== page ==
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Florida Capitol girds for rally, debate over teacher raises

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TALLAHASSEE, Fla. — Florida’s capital city prepared for one of its largest demonstrations in recent years, as thousands of school workers arrived from across the state Monday to press Gov. Ron DeSantis and the Legislature to more than double the nearly $1 billion the governor is proposing for teacher raises and bonuses.

Rally organizers said as many as 10,000 demonstrators would descend on the Capitol on the eve of the official start of the 2020 legislative session. Tallahassee police planned to close off the main thoroughfare in front of the Capitol.

The popular Republican governor has made the raises a centerpiece in his $91.4 billion budget plan that also includes significant spending on environmental programs. His agenda may wrest control of key political issues — education and climate change — long championed by Democrats.

Florida’s protest comes amid a wave of education activism across the country over the past two years, including in West Virginia, Arizona, Kentucky, Indiana, Arkansas and Oklahoma.

On education, DeSantis is asking lawmakers to approve $600 million to boost the minimum salary of public school teachers to $47,500, which would catapult starting salaries to among the highest in the country. Another $300 million would be distributed based on merit.

But the state’s largest school union says the governor’s proposal merely gives the illusion that he is addressing problems that have long plagued public schools, such as understaffing, crumbling facilities and low morale. The union said as many as 2,400 teaching jobs remain unfilled.

“I want to at least thank the governor for trying to understand that there is a problem” said Fedrick Ingram, the president of the 145,000-member Florida Education Association. “The unfortunate piece is that he has not taken the time to listen to practitioners, the people who are actually on the ground doing the work.”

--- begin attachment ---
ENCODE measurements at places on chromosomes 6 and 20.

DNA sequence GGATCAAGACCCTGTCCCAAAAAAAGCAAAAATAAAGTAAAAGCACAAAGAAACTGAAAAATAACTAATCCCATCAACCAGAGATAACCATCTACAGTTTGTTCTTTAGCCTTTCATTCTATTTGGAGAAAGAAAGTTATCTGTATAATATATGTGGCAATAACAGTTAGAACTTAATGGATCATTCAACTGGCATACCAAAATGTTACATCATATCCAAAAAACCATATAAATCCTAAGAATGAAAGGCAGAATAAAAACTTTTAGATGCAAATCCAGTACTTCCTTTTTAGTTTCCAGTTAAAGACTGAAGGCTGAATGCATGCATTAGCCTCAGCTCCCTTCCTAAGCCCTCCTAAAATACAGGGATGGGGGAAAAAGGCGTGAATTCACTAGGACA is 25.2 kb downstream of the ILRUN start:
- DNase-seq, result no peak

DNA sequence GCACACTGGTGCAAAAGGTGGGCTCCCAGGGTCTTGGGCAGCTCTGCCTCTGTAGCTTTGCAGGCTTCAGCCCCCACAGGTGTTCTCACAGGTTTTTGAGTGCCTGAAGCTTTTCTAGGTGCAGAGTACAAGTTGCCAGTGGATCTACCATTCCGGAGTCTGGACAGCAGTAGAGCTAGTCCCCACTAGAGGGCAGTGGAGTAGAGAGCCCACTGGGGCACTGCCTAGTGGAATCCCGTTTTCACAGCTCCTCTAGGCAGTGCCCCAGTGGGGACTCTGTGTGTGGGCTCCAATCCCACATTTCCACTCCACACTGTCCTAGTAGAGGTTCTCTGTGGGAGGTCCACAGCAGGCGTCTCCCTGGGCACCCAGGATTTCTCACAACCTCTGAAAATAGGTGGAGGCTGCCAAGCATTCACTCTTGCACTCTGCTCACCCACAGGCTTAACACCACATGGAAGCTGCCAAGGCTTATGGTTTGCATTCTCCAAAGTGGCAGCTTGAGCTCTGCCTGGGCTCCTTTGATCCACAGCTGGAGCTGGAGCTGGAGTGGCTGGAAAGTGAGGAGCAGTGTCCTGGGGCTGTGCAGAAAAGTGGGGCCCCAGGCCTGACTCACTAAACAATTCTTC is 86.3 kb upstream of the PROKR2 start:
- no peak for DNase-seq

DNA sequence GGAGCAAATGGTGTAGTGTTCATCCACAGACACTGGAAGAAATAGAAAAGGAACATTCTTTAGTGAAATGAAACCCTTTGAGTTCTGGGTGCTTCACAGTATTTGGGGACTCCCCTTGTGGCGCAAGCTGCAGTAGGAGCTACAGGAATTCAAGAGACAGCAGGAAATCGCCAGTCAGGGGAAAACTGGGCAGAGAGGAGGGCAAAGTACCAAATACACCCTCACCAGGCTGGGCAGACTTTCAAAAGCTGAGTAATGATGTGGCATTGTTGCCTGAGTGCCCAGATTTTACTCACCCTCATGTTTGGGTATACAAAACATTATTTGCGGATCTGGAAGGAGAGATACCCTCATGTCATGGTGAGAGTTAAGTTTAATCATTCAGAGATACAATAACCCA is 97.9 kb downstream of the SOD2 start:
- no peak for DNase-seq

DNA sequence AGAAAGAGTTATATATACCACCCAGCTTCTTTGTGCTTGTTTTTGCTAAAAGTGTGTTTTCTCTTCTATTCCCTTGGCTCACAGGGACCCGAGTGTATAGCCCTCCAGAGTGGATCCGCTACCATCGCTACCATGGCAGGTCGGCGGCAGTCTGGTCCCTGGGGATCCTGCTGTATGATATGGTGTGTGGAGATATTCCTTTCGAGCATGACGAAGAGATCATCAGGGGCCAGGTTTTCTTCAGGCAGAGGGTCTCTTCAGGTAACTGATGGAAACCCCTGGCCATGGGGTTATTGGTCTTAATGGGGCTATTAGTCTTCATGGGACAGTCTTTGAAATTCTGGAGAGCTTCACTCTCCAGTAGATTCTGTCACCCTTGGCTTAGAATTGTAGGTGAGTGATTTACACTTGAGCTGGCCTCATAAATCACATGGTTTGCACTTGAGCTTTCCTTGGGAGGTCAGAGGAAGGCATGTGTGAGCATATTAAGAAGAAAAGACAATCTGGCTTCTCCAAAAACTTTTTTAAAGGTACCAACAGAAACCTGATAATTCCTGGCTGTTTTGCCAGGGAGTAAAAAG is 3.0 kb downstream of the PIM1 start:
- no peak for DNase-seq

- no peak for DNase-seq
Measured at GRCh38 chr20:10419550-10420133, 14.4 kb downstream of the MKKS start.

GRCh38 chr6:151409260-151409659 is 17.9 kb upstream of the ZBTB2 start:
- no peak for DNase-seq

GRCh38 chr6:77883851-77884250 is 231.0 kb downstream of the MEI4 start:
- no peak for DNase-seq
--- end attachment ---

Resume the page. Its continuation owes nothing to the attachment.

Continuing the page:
Ingram said the governor’s $1 billion proposal is far short of what is needed to restore funding for traditional public schools that was siphoned off in recent decades by voucher programs, charter schools and other budget cuts.

The union is calling on the governor to increase his legislative request to $2.4 billion for the current legislative session and similar amounts annually for the rest of the decade.

The money would be used to fund 10% raises across the board — not only for teachers but also for other school employees.

Union officials said 17 busloads were en route to Tallahassee for Miami. In Polk County, some 1,600 teachers requested time off to the attend the rally, prompting state school officials to send out an email reminding educators that a concerted walkout could constitute an illegal strike.

DeSantis was in Jacksonville on Monday morning to announce a college funding program, returning to the capital in the afternoon.

A legislative committee is expected to begin taking up the governor’s school funding proposal in the afternoon. The $1 billion funding request already has drawn scrutiny from fiscally conservative members within his own party.

When the governor unveiled his proposed budget last fall, he declared it the “year of the teacher.”

The governor is strongly supporting Florida’s teachers, especially younger ones that face the greatest challenges in the classroom, DeSantis spokeswoman Helen Aguirre Ferre said. “To suggest otherwise is an unfortunate disconnect with reality.”

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